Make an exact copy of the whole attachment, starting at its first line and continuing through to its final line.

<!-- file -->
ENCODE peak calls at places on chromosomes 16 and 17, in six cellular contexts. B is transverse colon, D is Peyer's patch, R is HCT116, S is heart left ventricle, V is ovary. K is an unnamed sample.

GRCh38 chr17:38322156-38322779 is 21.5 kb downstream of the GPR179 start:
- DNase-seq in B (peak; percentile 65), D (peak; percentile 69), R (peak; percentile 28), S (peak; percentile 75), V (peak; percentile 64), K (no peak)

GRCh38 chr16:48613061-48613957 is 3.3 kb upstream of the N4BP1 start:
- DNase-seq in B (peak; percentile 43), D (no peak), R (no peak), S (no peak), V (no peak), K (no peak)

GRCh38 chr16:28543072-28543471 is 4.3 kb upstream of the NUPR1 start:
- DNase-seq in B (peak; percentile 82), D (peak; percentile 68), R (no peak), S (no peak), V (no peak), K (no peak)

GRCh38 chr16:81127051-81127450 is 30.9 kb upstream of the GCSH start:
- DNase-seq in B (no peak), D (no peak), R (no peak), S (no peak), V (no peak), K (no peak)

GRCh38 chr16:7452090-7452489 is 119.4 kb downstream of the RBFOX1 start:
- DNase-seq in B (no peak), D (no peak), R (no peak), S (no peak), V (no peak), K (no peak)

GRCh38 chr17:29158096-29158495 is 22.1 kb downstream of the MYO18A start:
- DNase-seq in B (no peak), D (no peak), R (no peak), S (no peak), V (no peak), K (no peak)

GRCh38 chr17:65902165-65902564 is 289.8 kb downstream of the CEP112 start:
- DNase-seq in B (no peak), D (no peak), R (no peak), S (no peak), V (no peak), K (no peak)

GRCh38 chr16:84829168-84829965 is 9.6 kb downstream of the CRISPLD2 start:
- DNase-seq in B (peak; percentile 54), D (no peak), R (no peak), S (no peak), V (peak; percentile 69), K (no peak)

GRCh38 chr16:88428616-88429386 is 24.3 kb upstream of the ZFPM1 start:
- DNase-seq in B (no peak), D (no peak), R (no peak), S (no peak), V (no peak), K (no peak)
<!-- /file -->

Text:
ENCODE peak calls at places on chromosomes 16 and 17, in six cellular contexts. B is transverse colon, D is Peyer's patch, R is HCT116, S is heart left ventricle, V is ovary. K is an unnamed sample.

GRCh38 chr17:38322156-38322779 is 21.5 kb downstream of the GPR179 start:
- DNase-seq in B (peak; percentile 65), D (peak; percentile 69), R (peak; percentile 28), S (peak; percentile 75), V (peak; percentile 64), K (no peak)

GRCh38 chr16:48613061-48613957 is 3.3 kb upstream of the N4BP1 start:
- DNase-seq in B (peak; percentile 43), D (no peak), R (no peak), S (no peak), V (no peak), K (no peak)

GRCh38 chr16:28543072-28543471 is 4.3 kb upstream of the NUPR1 start:
- DNase-seq in B (peak; percentile 82), D (peak; percentile 68), R (no peak), S (no peak), V (no peak), K (no peak)

GRCh38 chr16:81127051-81127450 is 30.9 kb upstream of the GCSH start:
- DNase-seq in B (no peak), D (no peak), R (no peak), S (no peak), V (no peak), K (no peak)

GRCh38 chr16:7452090-7452489 is 119.4 kb downstream of the RBFOX1 start:
- DNase-seq in B (no peak), D (no peak), R (no peak), S (no peak), V (no peak), K (no peak)

GRCh38 chr17:29158096-29158495 is 22.1 kb downstream of the MYO18A start:
- DNase-seq in B (no peak), D (no peak), R (no peak), S (no peak), V (no peak), K (no peak)

GRCh38 chr17:65902165-65902564 is 289.8 kb downstream of the CEP112 start:
- DNase-seq in B (no peak), D (no peak), R (no peak), S (no peak), V (no peak), K (no peak)

GRCh38 chr16:84829168-84829965 is 9.6 kb downstream of the CRISPLD2 start:
- DNase-seq in B (peak; percentile 54), D (no peak), R (no peak), S (no peak), V (peak; percentile 69), K (no peak)

GRCh38 chr16:88428616-88429386 is 24.3 kb upstream of the ZFPM1 start:
- DNase-seq in B (no peak), D (no peak), R (no peak), S (no peak), V (no peak), K (no peak)